The Last Ride
It’s crazy for me to think Ray Lewis’ career has spanned my entire adult life.
The Ravens drafted Lewis in April 1996 when I was a 17-year-old punk finishing high school. Now he’s retiring when I’m a 34-year-old man with a wife and kid.
It’s been a good ride watching Ray Lew during that time, and now we get one last sendoff at M&T Bank Stadium this Sunday against Indianapolis.
I wasn’t surprised Ray retired; the timing was surprising. But I’m glad we’ll get to hear “Hot In Herre” kick in one last time and see Ray Lewis come out and do his dance. There’s always something special about that introduction, as pro wrestling as it is. I’ve seen it in person at least 20 times and it never ceases to give me goosebumps. It’s something you can’t really describe. It needs to be experienced.
Lewis’ intro, and the stadium’s reaction to it, was often so intense and intimidating, opposing coaches, most notably Jeff Fisher and Marvin Lewis, instructed their players not to look at it. Now that’s respect.
But that’s the way it is with Lewis and Baltimore. As much as John Unitas embodied the blue-collar, National Beer swilling, stevedore/Hon culture of Baltimore in the 1950s and 60s, Lewis embodies today’s Baltimore: brash, defiant, scarred but with a chip on its shoulder.
Baltimore is a place well-known for its inferiority complex. Ray Lewis was the antithesis of that with his loud personality, celebrations of tackles and of course, the dance, often imitated but never duplicated. He was that middle finger you give to people from Washington, D.C., Pittsburgh, Philadelphia and New York who thumb their noses at Baltimore.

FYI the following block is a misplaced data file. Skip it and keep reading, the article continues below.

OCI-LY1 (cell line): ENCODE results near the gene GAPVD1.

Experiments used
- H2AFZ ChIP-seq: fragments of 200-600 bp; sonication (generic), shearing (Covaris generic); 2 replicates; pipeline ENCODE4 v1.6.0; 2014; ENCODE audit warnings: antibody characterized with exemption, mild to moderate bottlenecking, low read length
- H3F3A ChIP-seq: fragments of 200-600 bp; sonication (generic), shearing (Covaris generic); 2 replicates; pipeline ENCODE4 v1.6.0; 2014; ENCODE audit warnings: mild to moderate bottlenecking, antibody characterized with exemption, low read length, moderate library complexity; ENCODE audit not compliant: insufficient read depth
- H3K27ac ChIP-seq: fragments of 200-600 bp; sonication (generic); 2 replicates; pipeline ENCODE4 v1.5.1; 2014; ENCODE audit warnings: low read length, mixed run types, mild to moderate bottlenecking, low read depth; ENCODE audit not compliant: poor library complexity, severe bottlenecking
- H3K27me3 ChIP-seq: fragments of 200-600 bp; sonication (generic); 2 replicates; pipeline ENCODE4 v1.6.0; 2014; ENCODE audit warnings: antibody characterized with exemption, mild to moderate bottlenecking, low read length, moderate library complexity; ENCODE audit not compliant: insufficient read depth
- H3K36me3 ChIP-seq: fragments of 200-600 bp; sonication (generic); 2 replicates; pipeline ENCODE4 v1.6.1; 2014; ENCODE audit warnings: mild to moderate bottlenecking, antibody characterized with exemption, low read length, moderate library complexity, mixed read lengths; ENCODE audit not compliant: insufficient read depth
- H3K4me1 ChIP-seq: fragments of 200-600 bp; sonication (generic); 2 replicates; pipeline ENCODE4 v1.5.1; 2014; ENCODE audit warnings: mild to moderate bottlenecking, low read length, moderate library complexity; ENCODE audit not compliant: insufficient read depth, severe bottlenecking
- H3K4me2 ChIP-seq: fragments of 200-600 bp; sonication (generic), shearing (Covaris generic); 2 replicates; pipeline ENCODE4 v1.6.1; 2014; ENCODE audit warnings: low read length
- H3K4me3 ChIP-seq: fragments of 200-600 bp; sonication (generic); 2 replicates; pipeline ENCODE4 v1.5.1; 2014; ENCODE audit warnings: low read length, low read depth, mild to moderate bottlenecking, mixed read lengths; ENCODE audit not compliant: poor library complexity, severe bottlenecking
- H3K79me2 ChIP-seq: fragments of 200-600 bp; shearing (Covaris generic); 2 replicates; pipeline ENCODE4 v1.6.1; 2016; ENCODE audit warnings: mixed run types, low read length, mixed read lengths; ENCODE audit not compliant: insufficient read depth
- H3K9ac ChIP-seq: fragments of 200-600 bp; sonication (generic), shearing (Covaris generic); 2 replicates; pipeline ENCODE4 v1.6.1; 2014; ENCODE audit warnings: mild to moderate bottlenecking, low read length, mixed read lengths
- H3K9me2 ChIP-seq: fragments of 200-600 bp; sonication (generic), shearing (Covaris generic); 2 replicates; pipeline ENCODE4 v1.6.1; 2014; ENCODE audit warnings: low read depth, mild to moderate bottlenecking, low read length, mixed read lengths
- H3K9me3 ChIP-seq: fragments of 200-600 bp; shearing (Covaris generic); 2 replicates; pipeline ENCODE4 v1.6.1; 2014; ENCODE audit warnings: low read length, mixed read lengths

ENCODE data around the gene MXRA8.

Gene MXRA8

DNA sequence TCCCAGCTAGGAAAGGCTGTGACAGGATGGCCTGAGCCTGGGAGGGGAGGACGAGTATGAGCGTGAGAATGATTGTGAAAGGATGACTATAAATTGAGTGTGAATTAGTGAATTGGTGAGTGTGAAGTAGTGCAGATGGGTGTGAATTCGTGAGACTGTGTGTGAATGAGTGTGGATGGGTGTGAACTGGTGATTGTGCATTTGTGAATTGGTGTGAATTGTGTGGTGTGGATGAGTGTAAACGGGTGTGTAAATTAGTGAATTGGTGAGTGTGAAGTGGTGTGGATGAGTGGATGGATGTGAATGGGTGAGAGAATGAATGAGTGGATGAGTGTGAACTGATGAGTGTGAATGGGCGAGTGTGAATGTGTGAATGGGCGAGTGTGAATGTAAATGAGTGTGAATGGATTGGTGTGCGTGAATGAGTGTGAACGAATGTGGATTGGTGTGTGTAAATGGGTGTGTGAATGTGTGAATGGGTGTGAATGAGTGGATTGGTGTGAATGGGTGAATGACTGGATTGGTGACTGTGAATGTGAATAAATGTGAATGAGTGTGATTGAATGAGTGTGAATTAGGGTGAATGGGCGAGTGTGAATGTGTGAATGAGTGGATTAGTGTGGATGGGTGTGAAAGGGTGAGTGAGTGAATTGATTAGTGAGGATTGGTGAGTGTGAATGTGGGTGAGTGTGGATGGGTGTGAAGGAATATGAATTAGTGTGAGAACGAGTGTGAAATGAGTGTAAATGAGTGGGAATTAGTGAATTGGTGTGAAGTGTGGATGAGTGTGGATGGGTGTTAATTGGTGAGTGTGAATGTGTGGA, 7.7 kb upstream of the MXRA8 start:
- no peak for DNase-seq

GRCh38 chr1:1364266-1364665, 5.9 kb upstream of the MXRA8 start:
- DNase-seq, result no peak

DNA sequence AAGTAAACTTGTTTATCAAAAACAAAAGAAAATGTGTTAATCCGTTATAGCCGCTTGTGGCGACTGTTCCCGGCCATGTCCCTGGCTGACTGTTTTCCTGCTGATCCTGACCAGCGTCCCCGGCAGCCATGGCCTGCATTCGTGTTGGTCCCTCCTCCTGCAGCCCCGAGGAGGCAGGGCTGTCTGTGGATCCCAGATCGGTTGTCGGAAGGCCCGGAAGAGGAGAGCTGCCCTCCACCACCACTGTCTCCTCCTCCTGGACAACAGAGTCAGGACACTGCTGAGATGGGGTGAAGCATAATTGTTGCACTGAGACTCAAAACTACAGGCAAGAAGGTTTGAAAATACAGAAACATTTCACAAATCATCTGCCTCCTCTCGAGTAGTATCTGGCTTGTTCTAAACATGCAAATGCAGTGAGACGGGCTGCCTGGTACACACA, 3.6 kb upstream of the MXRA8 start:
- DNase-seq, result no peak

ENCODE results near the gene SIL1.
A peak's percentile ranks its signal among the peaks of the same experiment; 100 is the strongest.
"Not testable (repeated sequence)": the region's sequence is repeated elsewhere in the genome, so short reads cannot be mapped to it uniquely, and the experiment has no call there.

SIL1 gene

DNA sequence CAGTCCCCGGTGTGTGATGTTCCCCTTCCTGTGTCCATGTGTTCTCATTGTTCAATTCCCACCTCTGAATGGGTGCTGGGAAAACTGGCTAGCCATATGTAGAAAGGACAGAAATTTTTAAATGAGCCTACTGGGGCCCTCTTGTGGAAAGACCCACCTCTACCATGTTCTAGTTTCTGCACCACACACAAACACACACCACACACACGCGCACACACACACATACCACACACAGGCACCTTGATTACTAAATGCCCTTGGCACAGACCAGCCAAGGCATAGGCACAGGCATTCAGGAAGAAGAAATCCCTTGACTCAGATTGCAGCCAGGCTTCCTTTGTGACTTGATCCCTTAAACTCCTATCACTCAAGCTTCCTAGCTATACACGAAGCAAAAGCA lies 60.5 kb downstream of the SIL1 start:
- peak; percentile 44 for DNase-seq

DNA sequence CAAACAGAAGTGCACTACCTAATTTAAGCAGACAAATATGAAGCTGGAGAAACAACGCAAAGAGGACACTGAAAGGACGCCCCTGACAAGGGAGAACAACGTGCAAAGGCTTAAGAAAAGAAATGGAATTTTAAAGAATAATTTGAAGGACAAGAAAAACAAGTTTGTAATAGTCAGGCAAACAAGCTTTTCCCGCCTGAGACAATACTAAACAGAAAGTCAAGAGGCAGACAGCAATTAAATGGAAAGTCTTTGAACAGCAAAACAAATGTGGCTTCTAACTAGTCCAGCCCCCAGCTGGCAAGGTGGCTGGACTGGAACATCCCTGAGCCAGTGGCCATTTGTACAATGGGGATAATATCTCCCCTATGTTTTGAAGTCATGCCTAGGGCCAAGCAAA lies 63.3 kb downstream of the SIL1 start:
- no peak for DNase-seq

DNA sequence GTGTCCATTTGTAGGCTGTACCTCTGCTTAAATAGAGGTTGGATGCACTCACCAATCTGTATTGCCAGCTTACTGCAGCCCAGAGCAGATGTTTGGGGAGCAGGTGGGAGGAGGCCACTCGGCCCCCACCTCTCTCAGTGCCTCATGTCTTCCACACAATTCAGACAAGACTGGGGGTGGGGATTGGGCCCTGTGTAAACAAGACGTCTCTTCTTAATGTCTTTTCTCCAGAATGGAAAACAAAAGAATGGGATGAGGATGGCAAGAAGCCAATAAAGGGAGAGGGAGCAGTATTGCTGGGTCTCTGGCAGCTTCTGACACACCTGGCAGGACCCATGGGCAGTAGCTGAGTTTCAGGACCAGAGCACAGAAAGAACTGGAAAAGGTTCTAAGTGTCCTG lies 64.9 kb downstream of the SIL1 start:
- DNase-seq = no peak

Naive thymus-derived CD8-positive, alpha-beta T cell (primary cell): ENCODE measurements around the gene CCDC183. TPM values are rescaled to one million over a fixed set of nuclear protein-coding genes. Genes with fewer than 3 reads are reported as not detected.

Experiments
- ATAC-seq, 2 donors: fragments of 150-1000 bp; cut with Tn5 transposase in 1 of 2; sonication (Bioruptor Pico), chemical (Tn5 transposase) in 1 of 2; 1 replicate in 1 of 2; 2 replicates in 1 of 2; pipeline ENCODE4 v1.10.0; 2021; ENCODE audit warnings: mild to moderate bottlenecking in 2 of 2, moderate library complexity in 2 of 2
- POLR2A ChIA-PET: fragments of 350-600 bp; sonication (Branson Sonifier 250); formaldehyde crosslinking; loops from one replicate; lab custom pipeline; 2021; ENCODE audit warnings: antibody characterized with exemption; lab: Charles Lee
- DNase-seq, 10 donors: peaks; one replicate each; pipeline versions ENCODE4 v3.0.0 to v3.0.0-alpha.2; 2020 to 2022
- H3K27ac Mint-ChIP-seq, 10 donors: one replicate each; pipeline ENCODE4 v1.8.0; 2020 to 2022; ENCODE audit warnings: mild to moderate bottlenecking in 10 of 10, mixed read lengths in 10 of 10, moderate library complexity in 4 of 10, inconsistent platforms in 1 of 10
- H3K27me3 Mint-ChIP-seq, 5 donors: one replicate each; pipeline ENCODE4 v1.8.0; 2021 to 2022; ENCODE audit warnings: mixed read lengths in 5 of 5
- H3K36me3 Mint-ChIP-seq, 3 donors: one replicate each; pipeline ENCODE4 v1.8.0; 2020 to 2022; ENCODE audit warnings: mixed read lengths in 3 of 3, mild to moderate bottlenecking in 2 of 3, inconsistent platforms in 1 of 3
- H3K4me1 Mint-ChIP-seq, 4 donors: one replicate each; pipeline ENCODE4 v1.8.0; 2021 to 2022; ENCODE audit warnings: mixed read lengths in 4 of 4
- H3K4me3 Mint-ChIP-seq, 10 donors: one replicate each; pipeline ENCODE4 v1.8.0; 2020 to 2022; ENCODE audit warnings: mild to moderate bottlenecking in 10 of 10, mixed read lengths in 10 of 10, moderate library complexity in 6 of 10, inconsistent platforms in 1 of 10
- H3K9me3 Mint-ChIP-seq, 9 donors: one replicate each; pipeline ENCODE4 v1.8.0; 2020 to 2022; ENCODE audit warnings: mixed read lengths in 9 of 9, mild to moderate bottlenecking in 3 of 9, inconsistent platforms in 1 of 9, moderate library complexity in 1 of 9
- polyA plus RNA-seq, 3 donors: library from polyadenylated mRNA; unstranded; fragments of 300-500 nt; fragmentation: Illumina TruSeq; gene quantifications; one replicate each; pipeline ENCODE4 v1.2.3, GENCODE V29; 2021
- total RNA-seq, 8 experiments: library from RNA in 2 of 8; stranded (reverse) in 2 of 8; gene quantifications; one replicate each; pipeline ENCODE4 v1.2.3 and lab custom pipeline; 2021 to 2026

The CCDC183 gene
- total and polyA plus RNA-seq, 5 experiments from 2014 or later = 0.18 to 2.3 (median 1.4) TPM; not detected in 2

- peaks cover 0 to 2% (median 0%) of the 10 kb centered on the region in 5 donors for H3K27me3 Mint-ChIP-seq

Ray has been around so long it’s hard to remember his rise. He started out as the fifth linebacker picked in 1996. In his, and the franchise’s, first game, Ray Lew was named AFC Defensive Player of the Week and it only went up from there. In 1998, he took the title of Best Linebacker in the NFL from Junior Seau, which was a big deal because Seau held that title since at least 1993. Ray would hold the belt until about 2006, when he briefly gave it to Chicago’s Brian Urlacher, who soon lost it to San Francisco’s Patrick Willis, who coincidentally wears #52.
So basically, Urlacher was like the Iron Sheik of inside linebackers, a transitional champion. I hope one day he starts a Twitter account where he goes on nonsensical but hysterical rants about Mark Sanchez, Hulk Hogan and Virgil. I can just see it now, “I break the Tom Brady back, put him in the camel clutch, make him humble!”
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After he took the belt from Seau in ’98, Lewis went on to have arguably the greatest six-year run of any ILB in the history of the game.
- 1998: 120 total tackles, 3 sacks, 2 INTs. 2nd team All-Pro, Pro Bowl.
- 1999: 168 tackles, 3.5 sacks, 3 INTs, 1st Team All-Pro, Pro Bowl.
- 2000: 137 tackles, 3 sacks, 2 INTs, 3 Fumble Recoveries, 1 defensive TD in playoffs, 1st Team All-Pro, Pro Bowl, Defensive Player of the Year, Super Bowl MVP, and leader of possibly the best defense ever.
- 2001: 162 tackles, 3.5 sacks, 3 INTs, 1 FR, Pro Bowl, 1st Team All-Pro.
- 2002: A lost season in which Lewis was injured and only played five games. However, he submitted two of the greatest games of his career: a Monday Night win vs. Denver in which he had 18 tackles, an interception and a hellacious block on Keith Burns that sprung Chris McAlister for a then-record 107-yard field goal return. Followed that with a game against Cleveland with an interception, forced fumble and fumble recovery before suffering a shoulder injury that ended his season.
- 2003: 163 tackles, 1.5 sacks, 6 INTs, 1 TD, 2 FR, Pro Bowl, 1st Team All-Pro, Defensive Player of the Year.